D: Hi Aron! Thanks so much for being here. I’m curious: what made you decide to become a writer? Why did you choose fantasy as a genre?

A: I have written stories since grade school. I always had a vivid imagination, and told fantastic stories (mom called them fibs). I would get on a bus and pretend I was from France and couldn’t speak English, or I was a mysterious Indian princess. I believe I embarrassed her just a bit. She encouraged me to start writing my fantasies down and I did.

I absolutely love fantasy. My YA isn’t as sophisticated and adult as most. It really is for the younger person who loves magic worlds. Like many people I have faced some challenges where I didn’t think that I’d survive. It is a safe place for me. I have to say, I am also an avid mystery reader and devour cerebral thrillers. Fantasy is a place to escape.

D: Can youVanished tell me a little bit about your latest book? What was your favorite part about writing it?

A: Well, Vanished Book two in The Lost Children of Managrail series takes a turn from where Book one ended. The journey for the two young heirs continues and magic still abounds. Lila, heiress to the throne finally gets her act together and delivers. The entire trilogy is about complex male/female relationships. Throughout the story many have to make difficult choices realizing the end result could destroy someone they love. It is really about love and how it can heal and destroy.

I just love to write. I am a very visual person and when I write it is like there is a mini-me watching a movie of my thoughts. I even hear music. I immerse myself in the process. Yes, I’m certifiable.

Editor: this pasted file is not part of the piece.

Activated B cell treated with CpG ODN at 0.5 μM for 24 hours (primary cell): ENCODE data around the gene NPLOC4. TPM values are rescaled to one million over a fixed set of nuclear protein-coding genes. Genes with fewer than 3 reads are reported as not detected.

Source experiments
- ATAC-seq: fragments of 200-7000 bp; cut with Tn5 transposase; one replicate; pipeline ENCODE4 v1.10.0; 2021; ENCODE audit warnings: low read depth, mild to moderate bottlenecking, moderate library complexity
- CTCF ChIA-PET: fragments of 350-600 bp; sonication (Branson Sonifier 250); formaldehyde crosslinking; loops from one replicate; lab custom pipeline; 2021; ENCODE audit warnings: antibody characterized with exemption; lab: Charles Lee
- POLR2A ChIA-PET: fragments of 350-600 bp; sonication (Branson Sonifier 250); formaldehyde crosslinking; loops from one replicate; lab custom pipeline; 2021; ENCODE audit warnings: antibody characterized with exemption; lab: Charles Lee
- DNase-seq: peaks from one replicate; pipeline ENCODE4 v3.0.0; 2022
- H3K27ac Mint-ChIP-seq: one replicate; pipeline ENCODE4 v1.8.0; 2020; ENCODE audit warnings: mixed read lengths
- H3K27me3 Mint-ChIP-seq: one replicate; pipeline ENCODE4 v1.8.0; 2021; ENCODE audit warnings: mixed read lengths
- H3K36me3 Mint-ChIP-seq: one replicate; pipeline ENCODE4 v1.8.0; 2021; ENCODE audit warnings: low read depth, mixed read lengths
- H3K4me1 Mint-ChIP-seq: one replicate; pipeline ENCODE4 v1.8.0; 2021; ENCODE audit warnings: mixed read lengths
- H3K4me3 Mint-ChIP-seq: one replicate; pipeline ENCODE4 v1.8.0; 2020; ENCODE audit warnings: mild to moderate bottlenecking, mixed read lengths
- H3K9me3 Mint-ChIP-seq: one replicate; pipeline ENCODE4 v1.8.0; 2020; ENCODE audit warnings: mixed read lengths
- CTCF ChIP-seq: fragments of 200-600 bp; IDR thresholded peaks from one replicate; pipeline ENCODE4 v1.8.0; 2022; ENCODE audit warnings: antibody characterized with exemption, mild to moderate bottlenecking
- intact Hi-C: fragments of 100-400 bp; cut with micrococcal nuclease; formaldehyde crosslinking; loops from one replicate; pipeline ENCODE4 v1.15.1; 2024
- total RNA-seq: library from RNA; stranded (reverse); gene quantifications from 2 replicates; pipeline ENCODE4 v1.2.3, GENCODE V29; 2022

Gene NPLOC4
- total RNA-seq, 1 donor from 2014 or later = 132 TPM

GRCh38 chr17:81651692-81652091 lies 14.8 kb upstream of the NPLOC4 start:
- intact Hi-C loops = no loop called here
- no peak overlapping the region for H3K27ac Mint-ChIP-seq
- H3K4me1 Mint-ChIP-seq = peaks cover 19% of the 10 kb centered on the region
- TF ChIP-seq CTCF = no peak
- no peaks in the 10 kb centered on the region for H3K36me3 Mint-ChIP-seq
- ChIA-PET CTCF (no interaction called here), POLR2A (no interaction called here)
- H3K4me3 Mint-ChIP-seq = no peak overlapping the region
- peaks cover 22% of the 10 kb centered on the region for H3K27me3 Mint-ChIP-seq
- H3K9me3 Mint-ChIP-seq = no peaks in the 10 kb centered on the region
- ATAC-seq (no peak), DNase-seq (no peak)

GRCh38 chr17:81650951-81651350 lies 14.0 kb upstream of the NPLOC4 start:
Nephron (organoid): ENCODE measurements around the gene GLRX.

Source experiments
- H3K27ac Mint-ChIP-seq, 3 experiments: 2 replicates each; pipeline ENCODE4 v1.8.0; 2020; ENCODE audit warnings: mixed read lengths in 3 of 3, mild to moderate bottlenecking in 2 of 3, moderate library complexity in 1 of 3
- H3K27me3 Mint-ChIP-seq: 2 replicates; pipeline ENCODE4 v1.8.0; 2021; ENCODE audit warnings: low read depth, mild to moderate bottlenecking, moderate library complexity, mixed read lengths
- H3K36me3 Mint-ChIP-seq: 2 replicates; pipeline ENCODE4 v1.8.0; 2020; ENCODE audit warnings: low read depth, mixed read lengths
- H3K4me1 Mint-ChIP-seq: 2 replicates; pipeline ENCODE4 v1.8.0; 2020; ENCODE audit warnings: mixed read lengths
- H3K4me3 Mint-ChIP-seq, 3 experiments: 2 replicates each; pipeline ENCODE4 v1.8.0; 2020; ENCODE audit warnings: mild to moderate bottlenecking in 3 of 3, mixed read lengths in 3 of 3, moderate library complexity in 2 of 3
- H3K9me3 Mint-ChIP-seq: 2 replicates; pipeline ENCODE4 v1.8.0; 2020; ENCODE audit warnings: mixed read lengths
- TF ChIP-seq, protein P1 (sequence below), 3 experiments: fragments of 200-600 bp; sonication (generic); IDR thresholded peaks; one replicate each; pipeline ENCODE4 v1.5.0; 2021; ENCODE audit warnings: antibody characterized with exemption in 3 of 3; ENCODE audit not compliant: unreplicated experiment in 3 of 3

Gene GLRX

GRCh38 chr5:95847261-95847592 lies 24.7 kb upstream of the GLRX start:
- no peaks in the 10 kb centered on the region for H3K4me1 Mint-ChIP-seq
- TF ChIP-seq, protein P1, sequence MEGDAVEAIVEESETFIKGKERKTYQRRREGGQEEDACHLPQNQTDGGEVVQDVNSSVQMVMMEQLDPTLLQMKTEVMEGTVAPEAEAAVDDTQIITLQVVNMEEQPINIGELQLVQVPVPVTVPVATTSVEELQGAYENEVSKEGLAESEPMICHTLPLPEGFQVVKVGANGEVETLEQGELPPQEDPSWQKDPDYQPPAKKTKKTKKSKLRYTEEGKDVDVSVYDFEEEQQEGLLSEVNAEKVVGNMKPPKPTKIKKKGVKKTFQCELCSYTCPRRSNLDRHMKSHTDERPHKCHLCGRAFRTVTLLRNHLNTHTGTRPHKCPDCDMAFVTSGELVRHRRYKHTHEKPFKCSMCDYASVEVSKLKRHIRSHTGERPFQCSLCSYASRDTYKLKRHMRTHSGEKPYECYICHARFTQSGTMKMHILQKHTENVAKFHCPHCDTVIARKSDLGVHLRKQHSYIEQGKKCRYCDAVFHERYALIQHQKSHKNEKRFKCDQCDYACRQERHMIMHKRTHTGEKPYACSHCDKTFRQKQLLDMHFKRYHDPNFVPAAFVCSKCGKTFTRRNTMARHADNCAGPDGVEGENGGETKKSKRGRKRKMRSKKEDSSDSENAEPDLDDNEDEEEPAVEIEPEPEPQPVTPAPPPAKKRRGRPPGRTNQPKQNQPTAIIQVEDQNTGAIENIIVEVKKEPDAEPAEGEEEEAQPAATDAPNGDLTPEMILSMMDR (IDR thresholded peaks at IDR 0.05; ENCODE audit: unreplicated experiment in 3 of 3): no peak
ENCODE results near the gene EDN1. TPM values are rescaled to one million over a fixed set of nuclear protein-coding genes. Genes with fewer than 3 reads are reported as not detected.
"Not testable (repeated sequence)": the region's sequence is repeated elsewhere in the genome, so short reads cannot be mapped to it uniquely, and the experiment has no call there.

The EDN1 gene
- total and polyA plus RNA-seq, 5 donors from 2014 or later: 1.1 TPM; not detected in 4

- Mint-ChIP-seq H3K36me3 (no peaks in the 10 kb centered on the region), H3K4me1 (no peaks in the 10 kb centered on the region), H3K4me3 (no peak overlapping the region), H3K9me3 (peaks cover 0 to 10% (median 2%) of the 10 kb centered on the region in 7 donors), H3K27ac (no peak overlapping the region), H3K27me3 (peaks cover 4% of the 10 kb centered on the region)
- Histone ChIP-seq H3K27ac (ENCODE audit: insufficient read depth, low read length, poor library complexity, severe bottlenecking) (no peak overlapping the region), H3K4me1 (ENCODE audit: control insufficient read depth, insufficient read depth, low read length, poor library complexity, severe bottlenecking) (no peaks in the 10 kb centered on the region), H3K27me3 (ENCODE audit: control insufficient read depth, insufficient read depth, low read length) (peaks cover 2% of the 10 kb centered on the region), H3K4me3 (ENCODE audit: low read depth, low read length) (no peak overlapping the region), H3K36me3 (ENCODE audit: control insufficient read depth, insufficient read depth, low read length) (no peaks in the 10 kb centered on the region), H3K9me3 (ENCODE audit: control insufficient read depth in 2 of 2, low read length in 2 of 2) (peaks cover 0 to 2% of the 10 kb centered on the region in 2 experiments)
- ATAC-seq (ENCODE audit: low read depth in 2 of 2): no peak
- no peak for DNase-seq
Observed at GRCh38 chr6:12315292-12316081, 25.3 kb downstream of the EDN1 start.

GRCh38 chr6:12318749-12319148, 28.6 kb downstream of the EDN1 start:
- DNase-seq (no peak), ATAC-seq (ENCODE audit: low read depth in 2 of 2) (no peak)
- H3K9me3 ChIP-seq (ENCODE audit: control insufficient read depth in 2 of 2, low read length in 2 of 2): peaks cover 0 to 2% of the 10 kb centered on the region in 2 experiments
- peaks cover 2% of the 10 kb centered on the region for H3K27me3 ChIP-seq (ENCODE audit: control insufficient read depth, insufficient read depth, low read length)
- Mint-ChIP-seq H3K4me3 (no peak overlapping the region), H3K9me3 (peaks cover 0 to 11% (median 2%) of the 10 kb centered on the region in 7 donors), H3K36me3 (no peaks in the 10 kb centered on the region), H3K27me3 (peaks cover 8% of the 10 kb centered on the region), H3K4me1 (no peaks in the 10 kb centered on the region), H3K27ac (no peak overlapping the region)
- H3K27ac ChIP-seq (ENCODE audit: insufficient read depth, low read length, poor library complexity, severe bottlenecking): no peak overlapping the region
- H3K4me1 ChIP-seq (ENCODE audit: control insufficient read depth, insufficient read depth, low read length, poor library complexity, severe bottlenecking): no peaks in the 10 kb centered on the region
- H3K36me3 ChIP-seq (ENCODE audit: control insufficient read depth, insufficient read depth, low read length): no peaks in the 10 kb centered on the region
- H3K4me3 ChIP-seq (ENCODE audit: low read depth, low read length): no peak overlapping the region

D: Love your cover for The Rising. Who was the designer?TheRising

A: Thank you. She is the sorceress from the White Realm, and a real piece of work. Richard K Green handled the graphic design.

D: Do you outline or are you more of a fly-by-the-seat-of-your-pants writer?  How long does it take you to finish a novel?

A: I’m more by the seat of my pants. I know how it will begin and I always know my ending. I give the characters free reign during the middle. I oooh a lot! I’m a sucker for action, and even though it’s fantasy, I try to make it believable

The first draft flows right along. I have never had a block where I couldn’t continue. I can finish the first draft and two rewrites in about 2-3 months, if I don’t get distracted. I love to garden and the weather is nice right now, so I’m bouncing back and forth. I do have a deadline, although it is self-imposed I want to meet it.

“It is really about love and how it can heal and destroy.”

D: What are you working on now?

 A: Union Book three, the last in the trilogy. This will be a large book for me. I pray that I deliver what is floating around in my gray cells. I also have another book that I’m working on simultaneously which isn’t YA fantasy, but adult fiction based on current events. It is very different for me. I am excited about it, but it is real life and gritty. I will publish this under another name. My YA is very innocent and it will be a shocking difference in styles. I feel a responsibility to my young readers, and I want them to grow with my characters.

D: Give us a ‘day in the life’ of author Aron Joice.

A: Can you say BORING?  I rescue animals that are abandoned, mistreated, and otherwise suffer at man’s hand. Before I have a cup of coffee their needs come first. Then breakfast, and I sit down to check my emails, and write. I’m doing very little social networking since the two books take up a good part of the day. I end every day by reading. It is the last thing I do except to say thank you for all the wonderful people I have met on my journey.

D: Where do you see yourself in five years?

A: If I’m still this side of the grass, I’ll be writing. If the world calms down, I’d like to do some traveling. I was fortunate to have seen a good part of the world in my 20’s and 30’s. Somehow I ended up in many places where young men carried M-16s. As I said, “I like adventure.” It is scary out there, but I love learning from other cultures.

“I feel a responsibility to my young readers, and I want them to grow with my characters.”

D: Where do you see the publishing industry in five years?